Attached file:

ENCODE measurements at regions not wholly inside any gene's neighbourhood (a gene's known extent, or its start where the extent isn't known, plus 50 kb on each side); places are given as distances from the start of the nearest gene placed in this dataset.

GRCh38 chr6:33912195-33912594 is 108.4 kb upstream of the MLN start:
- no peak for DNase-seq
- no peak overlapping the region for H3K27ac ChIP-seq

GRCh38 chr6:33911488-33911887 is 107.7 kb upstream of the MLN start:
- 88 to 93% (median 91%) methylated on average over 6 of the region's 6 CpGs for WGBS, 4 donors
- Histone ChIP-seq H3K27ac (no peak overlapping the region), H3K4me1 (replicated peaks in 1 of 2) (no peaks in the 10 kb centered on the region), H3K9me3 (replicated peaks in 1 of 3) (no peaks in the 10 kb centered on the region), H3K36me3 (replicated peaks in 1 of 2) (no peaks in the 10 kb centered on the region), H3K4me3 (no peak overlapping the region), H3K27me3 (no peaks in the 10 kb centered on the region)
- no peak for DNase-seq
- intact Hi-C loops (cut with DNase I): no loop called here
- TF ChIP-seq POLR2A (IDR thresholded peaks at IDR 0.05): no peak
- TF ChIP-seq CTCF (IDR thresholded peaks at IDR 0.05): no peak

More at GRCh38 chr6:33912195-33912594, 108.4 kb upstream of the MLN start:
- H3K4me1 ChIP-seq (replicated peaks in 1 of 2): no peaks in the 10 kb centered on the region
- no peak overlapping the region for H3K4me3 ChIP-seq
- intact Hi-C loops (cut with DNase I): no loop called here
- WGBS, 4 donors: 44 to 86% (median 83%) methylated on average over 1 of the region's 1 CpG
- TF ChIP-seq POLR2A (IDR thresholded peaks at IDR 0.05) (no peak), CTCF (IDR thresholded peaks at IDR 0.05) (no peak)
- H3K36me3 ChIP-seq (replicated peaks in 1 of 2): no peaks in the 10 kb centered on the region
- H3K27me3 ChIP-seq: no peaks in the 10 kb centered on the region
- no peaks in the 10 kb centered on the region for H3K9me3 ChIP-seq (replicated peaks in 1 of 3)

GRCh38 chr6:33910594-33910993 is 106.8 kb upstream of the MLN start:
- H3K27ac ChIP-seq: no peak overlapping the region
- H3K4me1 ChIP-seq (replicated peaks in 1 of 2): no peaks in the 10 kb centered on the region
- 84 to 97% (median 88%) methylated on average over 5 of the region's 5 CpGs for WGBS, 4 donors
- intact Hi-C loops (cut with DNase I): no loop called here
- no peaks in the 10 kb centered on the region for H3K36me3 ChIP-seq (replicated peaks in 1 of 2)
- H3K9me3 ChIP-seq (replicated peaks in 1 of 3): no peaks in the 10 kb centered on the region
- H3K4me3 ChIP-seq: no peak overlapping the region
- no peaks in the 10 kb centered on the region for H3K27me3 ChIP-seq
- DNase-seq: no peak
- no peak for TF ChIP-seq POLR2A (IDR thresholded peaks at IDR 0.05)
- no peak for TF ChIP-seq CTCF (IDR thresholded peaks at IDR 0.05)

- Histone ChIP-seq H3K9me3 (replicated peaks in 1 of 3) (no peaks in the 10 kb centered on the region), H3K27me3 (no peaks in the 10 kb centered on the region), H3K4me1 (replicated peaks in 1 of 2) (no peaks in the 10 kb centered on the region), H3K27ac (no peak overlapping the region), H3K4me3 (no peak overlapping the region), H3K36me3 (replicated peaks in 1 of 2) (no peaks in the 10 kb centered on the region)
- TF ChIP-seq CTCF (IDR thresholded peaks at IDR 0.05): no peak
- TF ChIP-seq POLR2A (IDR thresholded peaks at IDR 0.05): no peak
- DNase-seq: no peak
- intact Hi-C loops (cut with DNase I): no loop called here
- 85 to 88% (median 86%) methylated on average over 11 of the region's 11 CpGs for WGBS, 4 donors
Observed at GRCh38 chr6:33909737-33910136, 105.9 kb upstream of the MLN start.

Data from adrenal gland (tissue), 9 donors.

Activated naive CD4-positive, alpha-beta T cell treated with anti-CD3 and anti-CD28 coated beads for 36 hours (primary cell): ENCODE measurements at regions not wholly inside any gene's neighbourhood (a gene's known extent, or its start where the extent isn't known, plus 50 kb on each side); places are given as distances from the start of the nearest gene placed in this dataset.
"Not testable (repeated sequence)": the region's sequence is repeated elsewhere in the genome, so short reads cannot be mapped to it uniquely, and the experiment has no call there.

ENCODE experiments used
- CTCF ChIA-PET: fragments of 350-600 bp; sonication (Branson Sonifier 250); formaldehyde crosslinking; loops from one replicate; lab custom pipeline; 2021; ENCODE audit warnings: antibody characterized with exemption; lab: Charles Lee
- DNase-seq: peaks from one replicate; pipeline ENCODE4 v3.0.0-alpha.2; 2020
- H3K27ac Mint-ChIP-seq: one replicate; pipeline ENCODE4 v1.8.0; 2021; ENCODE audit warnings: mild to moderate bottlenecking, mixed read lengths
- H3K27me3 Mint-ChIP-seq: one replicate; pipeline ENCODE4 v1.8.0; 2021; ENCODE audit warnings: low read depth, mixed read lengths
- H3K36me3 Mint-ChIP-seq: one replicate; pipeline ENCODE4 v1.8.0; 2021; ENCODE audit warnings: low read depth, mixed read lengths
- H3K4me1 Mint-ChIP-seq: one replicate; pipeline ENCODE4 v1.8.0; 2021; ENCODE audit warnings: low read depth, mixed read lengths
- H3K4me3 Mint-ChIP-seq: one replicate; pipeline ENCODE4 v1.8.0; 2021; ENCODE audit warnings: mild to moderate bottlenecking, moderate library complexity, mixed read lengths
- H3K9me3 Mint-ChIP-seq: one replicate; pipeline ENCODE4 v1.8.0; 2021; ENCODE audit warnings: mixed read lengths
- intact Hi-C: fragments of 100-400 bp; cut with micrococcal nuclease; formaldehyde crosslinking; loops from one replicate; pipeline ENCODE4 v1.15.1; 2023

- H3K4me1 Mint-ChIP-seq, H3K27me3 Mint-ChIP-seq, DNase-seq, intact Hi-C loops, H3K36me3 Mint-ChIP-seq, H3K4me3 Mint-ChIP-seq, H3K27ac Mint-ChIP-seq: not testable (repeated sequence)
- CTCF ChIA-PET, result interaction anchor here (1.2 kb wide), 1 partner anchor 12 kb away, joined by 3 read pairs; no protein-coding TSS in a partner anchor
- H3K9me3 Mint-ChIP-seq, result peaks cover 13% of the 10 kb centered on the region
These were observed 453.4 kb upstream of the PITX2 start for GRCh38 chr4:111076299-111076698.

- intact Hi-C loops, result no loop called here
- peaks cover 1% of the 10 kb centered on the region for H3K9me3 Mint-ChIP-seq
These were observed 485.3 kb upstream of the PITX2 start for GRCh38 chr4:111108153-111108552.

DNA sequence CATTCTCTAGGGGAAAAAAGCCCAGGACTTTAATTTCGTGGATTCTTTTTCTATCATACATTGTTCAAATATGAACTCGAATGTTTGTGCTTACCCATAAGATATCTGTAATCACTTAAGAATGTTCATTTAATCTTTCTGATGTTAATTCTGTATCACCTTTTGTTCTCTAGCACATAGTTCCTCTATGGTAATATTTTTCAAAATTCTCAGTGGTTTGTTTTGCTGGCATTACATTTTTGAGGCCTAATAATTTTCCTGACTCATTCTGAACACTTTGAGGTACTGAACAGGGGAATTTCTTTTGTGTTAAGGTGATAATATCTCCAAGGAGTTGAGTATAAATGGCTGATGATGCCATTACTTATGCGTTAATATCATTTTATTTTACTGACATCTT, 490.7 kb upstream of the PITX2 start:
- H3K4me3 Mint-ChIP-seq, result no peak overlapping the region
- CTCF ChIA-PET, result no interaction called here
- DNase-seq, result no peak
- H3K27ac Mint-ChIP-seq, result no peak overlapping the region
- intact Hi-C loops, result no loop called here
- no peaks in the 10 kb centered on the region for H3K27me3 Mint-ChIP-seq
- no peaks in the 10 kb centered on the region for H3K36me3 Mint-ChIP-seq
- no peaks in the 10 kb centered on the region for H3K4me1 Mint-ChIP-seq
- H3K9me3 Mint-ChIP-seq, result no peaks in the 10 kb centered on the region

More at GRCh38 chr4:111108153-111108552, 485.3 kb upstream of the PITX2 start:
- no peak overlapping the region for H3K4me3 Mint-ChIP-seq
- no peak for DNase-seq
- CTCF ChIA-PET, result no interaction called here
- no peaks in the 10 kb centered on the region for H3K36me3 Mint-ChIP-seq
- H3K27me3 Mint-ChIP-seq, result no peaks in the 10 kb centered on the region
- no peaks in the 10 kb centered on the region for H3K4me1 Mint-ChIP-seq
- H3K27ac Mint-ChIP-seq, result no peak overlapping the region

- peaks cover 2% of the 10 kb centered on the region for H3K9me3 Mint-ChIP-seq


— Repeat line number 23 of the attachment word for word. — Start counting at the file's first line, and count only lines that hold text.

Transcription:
- H3K4me1 ChIP-seq (replicated peaks in 1 of 2): no peaks in the 10 kb centered on the region